After a debilitating struggle with kidney failure, Pulitzer Prize-winning columnist and author Art Buchwald has passed away at the age of 81. Although there was nothing funny about his final days — after his 2000 stroke and consequent kidney and circulation problems, one of his legs had to amputated below the knee — he continued to write with his trademark humor up to the end. Best known as a satirical political columnist for The Washington Post, Buchwald began his career as a nightlife chronicler for the European edition of the New York Herald Tribune. Stationed in Paris, he returned to the States in 1961 to write for the Post. His politically and socially-minded work won him a Pulitzer for commentary in 1982, and he was also the brains behind a series of wry books and memoirs, including I’ll Always Have Paris! and Too Soon to Say Goodbye, about his hospice experience.
In Hollywood circles, Buchwald was best known for his landmark lawsuit against Paramount Pictures over the royalties from a screenplay about an African prince who visits the U.S. for the first time, which evolved at Paramount into the uber-successful Eddie Murphy vehicle Coming To America. When the studio claimed it wasn’t Buchwald’s plot and that the 1988 film hadn’t made a profit, he (and producer Alain Bernheim) successfully sued for breach of contract, quipping at time, “At the moment, the picture has made between $350 to $400 million, but there are no profits. It is now our job to go out there and find some. Maybe they forgot. They may have left them in the park, or they may have left them in a boat, [but] we’ll find it somewhere.” The suit became a master class in the chicanery of Hollywood’s mysterious accounting practices, and it gave Buchwald even more fodder for jokes and gags.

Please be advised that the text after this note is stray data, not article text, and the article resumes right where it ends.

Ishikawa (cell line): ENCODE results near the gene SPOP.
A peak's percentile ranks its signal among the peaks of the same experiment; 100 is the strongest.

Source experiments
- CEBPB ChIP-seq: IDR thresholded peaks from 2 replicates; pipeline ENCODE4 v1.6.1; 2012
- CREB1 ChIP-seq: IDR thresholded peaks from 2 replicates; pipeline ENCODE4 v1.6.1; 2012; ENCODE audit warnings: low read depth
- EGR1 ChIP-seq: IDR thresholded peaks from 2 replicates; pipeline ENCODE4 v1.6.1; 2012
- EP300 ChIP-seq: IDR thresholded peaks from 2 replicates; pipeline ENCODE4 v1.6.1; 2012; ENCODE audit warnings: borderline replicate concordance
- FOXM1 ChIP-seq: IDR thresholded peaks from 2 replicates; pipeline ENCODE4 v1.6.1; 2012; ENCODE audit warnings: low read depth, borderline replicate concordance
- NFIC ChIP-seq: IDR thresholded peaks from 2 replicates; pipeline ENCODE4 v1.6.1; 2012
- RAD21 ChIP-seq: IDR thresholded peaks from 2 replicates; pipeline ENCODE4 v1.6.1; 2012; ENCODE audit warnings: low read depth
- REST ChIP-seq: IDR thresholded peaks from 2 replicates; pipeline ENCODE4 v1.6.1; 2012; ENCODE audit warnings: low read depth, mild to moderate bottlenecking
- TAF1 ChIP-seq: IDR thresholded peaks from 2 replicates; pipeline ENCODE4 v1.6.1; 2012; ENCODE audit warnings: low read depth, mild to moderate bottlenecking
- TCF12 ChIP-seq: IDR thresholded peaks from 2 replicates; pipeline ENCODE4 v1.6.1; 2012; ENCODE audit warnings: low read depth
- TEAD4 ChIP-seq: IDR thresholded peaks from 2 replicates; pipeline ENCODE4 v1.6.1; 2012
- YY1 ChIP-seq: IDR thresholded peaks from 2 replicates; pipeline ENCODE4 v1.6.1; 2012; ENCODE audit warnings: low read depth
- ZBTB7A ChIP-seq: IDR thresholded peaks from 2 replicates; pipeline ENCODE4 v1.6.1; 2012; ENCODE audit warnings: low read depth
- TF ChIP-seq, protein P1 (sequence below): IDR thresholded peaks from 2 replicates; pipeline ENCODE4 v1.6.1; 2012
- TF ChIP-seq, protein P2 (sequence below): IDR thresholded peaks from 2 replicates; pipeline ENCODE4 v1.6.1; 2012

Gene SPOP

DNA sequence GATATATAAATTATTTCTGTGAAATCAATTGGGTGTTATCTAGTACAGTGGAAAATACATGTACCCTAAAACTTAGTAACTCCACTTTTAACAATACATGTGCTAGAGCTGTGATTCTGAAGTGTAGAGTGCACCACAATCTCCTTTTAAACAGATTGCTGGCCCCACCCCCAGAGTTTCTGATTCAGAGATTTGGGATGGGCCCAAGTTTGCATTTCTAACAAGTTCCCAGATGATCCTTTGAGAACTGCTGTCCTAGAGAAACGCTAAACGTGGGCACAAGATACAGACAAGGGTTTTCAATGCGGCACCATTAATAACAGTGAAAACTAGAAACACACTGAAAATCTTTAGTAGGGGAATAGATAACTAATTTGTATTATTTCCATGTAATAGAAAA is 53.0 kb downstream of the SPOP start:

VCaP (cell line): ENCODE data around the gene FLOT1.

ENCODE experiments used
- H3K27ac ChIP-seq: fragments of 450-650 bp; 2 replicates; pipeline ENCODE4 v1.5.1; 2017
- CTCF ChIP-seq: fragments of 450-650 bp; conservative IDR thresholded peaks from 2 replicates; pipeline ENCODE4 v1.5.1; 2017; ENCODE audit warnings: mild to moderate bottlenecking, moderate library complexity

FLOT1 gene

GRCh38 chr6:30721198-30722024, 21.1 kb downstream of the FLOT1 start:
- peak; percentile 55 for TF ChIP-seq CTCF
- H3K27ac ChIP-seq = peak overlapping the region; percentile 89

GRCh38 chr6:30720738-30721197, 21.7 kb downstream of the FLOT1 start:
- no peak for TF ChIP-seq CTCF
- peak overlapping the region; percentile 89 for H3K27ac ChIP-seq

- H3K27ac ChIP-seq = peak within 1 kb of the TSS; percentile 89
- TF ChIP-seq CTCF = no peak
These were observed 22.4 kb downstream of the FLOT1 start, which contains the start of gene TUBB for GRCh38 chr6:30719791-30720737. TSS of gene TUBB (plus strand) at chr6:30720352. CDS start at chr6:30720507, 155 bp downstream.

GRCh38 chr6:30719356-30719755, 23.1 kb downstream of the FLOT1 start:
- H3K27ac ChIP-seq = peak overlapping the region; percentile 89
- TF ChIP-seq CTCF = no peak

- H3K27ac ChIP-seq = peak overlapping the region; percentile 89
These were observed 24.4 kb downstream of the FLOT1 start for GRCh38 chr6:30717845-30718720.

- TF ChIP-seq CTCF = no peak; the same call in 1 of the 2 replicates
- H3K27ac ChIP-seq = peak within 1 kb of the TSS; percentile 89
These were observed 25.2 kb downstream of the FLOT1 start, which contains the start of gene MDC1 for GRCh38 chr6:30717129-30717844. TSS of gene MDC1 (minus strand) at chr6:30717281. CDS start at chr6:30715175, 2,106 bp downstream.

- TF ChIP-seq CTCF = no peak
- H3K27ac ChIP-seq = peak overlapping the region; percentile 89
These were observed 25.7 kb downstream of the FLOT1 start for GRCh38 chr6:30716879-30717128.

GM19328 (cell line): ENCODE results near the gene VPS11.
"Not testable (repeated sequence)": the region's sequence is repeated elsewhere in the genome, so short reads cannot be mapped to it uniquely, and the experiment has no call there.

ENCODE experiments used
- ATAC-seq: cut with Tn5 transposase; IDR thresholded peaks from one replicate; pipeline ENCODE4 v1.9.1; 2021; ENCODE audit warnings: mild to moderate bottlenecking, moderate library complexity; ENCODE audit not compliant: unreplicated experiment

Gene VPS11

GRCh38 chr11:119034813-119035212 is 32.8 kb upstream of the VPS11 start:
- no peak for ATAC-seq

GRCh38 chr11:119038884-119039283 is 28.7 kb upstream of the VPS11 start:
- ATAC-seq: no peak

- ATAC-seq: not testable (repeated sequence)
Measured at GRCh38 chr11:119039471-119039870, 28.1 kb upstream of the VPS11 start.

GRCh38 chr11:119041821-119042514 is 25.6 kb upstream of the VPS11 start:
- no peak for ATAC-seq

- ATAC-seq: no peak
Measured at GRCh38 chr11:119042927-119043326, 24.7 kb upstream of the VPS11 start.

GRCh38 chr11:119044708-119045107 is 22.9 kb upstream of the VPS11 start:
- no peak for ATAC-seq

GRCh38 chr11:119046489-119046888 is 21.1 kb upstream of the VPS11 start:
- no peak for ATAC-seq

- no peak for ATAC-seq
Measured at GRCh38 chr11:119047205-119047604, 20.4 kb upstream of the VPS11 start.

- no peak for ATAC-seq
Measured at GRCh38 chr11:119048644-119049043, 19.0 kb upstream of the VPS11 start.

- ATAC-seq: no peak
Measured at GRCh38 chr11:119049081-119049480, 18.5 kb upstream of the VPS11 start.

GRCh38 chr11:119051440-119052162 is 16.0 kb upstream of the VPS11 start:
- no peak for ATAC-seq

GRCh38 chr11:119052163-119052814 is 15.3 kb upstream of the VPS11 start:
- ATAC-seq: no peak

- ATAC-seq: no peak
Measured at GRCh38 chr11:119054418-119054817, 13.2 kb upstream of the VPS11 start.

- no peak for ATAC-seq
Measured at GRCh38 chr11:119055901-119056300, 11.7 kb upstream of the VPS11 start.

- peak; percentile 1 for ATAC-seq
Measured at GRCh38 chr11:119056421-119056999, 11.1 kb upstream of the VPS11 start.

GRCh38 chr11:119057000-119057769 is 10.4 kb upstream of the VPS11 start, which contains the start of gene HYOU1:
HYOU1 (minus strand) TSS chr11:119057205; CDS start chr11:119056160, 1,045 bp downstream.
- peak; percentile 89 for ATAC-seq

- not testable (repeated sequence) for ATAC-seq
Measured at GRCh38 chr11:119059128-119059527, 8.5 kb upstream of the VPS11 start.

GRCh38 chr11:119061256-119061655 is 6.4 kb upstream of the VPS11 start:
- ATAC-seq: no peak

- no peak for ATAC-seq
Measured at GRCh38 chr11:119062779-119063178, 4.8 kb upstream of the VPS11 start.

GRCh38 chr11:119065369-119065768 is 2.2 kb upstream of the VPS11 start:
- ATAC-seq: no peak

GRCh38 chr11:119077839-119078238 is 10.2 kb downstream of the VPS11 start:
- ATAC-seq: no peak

Rest in peace.
UPDATE: “Hi, I’m Art Buchwald, and I just died.” The ever-innovative columnist inaugurates The New York Times‘ new video obituary feature with an interview taped last summer.
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